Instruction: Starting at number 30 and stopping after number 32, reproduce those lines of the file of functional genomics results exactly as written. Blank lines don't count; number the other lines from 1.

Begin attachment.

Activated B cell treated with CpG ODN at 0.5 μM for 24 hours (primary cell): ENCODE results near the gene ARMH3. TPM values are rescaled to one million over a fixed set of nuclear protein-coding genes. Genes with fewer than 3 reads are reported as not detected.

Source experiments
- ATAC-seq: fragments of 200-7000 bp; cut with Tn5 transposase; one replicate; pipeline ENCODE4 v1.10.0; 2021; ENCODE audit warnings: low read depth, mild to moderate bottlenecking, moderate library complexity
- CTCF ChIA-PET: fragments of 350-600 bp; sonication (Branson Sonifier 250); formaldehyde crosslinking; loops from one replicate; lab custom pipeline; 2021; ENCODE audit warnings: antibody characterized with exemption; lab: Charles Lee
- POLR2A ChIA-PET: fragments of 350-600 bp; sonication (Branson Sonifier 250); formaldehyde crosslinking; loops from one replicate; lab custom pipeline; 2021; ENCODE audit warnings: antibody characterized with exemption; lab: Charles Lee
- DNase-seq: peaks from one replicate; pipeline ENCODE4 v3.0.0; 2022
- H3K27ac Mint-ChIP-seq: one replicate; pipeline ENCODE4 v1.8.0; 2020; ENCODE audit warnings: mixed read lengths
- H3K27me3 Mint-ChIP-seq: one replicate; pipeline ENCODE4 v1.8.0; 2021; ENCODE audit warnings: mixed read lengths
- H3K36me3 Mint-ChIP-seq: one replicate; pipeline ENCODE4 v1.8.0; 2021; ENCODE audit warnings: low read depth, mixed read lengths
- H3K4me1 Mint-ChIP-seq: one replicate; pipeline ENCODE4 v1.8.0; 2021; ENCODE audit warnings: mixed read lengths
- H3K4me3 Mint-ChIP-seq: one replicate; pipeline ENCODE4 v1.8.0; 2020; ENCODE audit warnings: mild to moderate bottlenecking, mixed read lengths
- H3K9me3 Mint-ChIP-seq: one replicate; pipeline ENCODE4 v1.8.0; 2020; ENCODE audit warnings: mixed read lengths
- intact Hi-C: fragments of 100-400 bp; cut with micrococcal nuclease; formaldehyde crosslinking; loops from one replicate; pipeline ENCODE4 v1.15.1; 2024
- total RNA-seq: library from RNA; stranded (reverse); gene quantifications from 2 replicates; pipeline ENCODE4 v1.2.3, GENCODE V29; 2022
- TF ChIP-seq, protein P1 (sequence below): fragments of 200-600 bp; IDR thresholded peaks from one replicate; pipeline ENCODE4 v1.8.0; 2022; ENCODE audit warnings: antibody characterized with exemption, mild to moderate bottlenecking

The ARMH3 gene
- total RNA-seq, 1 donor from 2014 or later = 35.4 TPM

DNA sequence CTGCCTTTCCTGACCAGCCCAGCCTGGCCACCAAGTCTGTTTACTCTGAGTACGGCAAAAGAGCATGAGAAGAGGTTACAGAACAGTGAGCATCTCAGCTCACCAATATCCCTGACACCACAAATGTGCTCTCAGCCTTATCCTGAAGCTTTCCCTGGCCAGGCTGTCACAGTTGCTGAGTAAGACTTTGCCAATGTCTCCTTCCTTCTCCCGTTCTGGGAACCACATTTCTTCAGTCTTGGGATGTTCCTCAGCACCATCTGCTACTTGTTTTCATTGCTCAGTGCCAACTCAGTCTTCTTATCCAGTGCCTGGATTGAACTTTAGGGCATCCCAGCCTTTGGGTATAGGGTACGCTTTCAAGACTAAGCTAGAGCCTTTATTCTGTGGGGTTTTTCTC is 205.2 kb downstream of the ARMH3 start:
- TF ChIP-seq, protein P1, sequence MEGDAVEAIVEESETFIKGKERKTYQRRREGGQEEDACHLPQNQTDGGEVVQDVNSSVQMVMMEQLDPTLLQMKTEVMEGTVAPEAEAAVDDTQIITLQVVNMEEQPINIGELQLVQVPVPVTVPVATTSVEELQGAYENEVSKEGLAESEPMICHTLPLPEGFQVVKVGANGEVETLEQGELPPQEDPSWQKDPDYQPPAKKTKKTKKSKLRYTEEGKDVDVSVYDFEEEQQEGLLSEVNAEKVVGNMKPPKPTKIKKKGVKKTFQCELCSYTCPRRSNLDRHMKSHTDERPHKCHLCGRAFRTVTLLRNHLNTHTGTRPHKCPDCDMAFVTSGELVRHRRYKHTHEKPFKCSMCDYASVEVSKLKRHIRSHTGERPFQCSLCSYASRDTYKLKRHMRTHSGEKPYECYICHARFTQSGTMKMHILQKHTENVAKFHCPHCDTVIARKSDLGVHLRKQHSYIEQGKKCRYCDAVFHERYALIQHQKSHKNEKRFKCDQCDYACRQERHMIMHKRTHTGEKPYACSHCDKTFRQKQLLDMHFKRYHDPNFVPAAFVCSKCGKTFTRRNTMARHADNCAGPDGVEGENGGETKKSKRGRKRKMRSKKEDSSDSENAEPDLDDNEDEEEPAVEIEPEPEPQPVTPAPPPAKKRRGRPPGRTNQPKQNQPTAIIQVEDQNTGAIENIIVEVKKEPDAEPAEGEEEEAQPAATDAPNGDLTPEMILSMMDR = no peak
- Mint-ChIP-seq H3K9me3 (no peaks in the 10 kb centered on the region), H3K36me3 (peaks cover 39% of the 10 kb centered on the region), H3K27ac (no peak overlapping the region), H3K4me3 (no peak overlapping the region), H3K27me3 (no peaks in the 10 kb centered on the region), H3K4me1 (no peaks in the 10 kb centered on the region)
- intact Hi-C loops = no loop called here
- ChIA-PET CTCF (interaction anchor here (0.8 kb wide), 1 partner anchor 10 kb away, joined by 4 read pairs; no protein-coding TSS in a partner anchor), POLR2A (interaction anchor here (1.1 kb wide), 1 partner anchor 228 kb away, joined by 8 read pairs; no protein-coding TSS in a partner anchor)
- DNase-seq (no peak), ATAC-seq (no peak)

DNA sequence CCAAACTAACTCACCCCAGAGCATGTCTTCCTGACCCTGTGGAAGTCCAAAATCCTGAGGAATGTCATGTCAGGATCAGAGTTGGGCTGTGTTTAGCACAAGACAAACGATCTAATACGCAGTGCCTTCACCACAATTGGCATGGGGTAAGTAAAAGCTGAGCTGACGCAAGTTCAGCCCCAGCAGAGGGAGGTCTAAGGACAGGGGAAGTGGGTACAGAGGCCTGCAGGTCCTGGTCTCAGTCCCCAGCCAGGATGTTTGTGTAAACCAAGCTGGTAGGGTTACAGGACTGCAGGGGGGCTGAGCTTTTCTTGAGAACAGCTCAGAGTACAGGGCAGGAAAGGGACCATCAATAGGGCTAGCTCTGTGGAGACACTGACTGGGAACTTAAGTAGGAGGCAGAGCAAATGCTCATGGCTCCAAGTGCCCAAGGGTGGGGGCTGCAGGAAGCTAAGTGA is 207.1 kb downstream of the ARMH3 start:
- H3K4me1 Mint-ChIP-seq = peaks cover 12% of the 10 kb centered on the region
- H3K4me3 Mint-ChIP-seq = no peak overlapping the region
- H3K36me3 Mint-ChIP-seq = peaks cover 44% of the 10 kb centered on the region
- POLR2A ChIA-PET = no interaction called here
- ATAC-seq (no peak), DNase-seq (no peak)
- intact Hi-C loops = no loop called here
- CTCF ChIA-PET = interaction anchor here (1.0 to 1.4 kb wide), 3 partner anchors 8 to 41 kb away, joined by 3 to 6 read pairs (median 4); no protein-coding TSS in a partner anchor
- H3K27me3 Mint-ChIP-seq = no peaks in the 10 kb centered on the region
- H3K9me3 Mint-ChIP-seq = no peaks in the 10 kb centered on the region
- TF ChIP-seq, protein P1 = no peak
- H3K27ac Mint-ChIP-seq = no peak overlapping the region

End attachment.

- intact Hi-C loops = no loop called here
- CTCF ChIA-PET = interaction anchor here (1.0 to 1.4 kb wide), 3 partner anchors 8 to 41 kb away, joined by 3 to 6 read pairs (median 4); no protein-coding TSS in a partner anchor
- H3K27me3 Mint-ChIP-seq = no peaks in the 10 kb centered on the region